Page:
Another year, another sequel to a cult-favorite comedy. 15 years after Zoolander served as a light and silly comedy to help people laugh again, following the 9/11 tragedy that occurred weeks earlier, we now have Zoolander 2, which is severely lacking in laughs. The film is full of cameos and gags, but the idea of making things bigger and wilder only goes so far when the foundation is so weak and the jokes are so dull.
To the first film’s credit, co-writer/director Ben Stiller found a way to incorporate some interesting social commentary, while satirizing celebrity and fashion culture. I may not be the biggest fan of the first Zoolander, but it was a film that had some substance to go with its silliness. Not so much the case this time around, as Zoolander 2 is so devoid of purpose that it only seems fitting the characters reach multiple points of raising their hands to the sky and asking what their purpose is.
This sequel gets off to a promising start by making reference to a disastrous 2001 event, which turns out to be the destruction of the ‘Derek Zoolander Center for Kids Who Can’t Read Good and Who Wanna Learn to Do Other Stuff Good Too’. Given the first film’s release date, this seemed like a setup for a comedy with possible edge lurking beneath, but alas, that was not the case. Derek Zoolander (Stiller) goes into hiding and the film picks up years later by throwing him into a new conspiracy that appears to be oddly forgotten about midway through the film.
With returning writers Stiller and John Hamburg (I Love You Man, Meet The Parents), along with Justin Theroux (Tropic Thunder) and Nick Stoller (The Muppets), it seemed as if all sorts of material relating to the fashion industry and American pop culture could have been skewered in a hilarious manner. Sadly, this collective of talented individuals, let alone the featured players seen on screen, fail to really capitalize on their potential. Instead, the film largely repeats a lot of the broader beats that worked the first time around, but subtracts the goofy heart that allowed for great appeal.
In a different world Stiller’s previous directorial effort, The Secret Life of Walter Mitty, could have been a bigger hit and led to a more interesting follow-up project. Instead, we have him revisiting one of his more popular comedies and the results feel uninspired, regardless of how much enthusiasm there seems to have been in the build up to this release.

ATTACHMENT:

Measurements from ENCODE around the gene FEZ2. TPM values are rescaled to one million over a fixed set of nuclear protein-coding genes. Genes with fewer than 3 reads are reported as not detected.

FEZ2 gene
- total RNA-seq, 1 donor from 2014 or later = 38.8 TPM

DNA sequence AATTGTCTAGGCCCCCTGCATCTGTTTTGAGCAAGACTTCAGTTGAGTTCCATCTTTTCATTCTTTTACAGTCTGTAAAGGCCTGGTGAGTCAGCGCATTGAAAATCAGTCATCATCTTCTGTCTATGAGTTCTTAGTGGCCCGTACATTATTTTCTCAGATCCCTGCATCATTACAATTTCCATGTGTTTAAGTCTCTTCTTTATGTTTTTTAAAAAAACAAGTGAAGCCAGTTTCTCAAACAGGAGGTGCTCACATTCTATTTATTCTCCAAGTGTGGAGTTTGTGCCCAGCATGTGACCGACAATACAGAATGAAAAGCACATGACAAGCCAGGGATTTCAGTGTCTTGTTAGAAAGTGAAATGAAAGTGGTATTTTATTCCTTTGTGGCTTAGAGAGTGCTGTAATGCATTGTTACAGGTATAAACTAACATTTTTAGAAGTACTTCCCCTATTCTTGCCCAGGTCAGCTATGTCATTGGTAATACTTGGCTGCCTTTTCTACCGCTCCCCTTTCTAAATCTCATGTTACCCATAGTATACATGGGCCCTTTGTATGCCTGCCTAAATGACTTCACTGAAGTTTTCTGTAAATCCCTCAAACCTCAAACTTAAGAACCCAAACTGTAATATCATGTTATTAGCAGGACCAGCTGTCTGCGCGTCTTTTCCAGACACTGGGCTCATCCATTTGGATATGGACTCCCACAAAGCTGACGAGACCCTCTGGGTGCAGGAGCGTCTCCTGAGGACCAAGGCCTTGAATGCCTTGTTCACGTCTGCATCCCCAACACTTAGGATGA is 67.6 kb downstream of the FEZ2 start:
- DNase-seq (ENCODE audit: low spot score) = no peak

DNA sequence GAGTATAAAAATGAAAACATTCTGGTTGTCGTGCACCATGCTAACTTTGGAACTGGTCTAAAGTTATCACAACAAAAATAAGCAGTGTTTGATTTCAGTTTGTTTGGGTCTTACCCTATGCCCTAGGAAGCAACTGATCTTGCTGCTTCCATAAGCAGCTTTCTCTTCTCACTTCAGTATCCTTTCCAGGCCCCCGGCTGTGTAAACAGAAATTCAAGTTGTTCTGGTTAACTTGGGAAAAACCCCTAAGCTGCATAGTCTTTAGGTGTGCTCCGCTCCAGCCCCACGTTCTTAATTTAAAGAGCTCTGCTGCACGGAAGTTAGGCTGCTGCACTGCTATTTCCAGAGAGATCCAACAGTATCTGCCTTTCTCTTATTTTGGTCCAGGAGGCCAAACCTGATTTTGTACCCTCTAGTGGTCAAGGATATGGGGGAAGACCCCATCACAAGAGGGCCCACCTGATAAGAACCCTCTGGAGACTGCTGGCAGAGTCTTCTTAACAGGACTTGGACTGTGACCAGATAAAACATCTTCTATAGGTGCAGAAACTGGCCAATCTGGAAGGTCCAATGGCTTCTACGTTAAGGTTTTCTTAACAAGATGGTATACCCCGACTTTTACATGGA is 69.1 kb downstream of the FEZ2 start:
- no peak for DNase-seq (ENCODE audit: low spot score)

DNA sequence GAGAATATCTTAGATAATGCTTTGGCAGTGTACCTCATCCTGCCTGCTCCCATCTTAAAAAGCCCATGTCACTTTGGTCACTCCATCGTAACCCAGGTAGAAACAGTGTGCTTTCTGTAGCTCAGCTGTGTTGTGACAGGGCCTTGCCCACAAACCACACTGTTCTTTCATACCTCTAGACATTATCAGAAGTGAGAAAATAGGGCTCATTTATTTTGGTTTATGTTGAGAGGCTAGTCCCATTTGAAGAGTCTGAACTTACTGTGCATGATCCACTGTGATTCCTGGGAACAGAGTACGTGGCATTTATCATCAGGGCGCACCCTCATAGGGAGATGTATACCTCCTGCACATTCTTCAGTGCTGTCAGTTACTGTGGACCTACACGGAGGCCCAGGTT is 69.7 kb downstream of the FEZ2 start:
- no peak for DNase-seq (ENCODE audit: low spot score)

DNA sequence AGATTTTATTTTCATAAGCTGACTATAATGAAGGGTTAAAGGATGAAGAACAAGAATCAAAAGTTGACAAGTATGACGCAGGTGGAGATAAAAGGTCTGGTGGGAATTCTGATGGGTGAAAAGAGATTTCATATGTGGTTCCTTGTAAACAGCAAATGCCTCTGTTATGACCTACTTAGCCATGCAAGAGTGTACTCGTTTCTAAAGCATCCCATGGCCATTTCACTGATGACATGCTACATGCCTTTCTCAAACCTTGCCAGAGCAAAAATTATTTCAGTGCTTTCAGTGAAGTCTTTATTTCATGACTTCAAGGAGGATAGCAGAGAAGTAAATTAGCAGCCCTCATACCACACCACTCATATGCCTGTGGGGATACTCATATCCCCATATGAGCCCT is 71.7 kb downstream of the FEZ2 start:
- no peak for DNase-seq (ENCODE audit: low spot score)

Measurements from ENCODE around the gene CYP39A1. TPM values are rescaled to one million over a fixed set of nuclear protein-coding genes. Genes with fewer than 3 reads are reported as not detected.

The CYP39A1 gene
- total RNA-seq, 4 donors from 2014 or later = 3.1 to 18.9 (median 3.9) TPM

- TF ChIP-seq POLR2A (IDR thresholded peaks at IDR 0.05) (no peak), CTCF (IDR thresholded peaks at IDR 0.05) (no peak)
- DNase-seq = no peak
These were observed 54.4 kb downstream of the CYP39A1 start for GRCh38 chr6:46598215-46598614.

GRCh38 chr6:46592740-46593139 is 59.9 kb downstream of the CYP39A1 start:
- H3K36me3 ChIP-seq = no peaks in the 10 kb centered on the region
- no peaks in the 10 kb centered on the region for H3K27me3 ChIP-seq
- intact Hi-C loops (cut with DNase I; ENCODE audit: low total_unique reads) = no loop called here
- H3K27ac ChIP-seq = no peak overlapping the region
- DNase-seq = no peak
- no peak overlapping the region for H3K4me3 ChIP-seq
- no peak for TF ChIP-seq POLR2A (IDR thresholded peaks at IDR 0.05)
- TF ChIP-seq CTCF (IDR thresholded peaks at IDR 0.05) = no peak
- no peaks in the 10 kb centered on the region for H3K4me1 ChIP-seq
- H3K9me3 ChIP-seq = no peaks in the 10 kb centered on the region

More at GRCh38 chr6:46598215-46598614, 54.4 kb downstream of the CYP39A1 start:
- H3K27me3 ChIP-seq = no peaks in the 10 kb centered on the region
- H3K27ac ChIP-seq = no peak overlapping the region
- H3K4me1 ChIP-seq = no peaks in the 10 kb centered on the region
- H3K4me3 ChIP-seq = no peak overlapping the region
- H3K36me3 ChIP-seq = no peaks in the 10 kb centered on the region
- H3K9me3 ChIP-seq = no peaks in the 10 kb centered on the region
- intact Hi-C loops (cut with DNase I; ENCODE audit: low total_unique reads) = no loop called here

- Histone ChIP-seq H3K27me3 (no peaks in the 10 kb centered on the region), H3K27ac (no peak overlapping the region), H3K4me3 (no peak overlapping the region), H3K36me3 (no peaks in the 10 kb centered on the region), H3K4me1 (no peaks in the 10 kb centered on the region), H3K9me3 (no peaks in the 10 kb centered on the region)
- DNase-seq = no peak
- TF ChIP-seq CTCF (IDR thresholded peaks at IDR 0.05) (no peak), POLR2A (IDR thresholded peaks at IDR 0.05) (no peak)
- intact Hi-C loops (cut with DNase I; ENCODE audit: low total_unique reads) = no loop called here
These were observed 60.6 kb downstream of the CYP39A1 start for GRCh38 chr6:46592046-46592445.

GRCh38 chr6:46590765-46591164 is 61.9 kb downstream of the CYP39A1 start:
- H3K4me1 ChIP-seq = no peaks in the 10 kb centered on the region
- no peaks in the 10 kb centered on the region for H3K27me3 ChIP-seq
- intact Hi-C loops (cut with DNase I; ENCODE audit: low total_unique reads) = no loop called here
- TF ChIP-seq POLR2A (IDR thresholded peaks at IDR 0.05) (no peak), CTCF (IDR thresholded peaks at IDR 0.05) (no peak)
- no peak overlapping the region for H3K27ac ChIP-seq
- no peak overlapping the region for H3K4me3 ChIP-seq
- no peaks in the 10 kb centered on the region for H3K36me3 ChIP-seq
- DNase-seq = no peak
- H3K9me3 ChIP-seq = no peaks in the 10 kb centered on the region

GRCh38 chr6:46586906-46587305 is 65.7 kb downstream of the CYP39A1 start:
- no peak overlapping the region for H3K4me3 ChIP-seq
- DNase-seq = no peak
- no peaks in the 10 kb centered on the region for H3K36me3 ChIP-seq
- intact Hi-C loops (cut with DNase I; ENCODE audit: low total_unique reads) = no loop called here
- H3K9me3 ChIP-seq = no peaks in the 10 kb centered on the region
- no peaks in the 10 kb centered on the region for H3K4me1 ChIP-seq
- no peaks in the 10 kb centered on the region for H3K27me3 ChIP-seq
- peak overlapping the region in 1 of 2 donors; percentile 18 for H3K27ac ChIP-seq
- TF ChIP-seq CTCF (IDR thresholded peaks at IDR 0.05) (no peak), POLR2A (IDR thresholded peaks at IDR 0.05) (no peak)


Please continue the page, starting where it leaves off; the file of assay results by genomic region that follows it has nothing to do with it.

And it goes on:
As opposed to being more like Anchorman 2, which had (Best Director nominee) Adam McKay challenging himself with a stronger narrative, Zoolander 2 has a lot more in common with Dumb and Dumber To. The same basic concept is delivered, the narrative is largely the same, with the exception of location changes and everyone looks older, with other things on their mind.
Even from a directorial standpoint, this film comes up lacking. No, Zoolander 2 did not need to show the same ambition found in ‘Walter Mitty’, but even Tropic Thunder had a sense of scale that really found Stiller pushing himself. Heck, Zoolander even made fun use of split-screens and a mood that captured the satirical nature of the story he was in. This film takes place in Rome, but never does much to capture the city or much of anything related to fashion, beyond some obvious sight-gags.
From a performer standpoint, you have to thank Will Ferrell for coming back, as he single-handedly saves this film from being completely devoid of good jokes. He may only enter during the final half hour, but his comic energy was such a relief, following 2/3rds of a film that only garnered mild chuckles at most. Everyone else does what they can.
Stiller and Owen Wilson have certainly honed the idiocy of their characters, though the jokes involving them saying something dumb and then explaining why it’s so dumb wore me down in the first film, just as it does here. Penelope Cruz has little to do beyond supply exposition, until the third act, where it’s basically too late to make more of an impact. Kristen Wiig certainly wins an award for the most ridiculous faces in a film that capitalizes off of weird looks, but I can only hope this summer’s Ghostbusters makes better use of her talents.
Did I mention this film is cameos galore? Much like DreamWorks Animation’s use of pop culture humor in their lesser films to land an impact related to their release date, it will be interesting to see how Zoolander 2 ages over time. With that in mind, a lot of people show up and do what they can. Of all of them, it was most shocking to think about the amount of money spent on a one-not joke regarding Fred Armisen’s head digitally placed onto a child’s body.
There’s a logic that suggests if you liked the first film, then the sequel should appeal to you as well. As mentioned, I’m not the biggest fan of the first film, but I would be hard-pressed to say huge Zoolander fans are going to absolutely adore this sequel either. With a lack of ambition, no real edge and jokes falling flat far more than they hit, Zoolander 2 walks the runway in shame.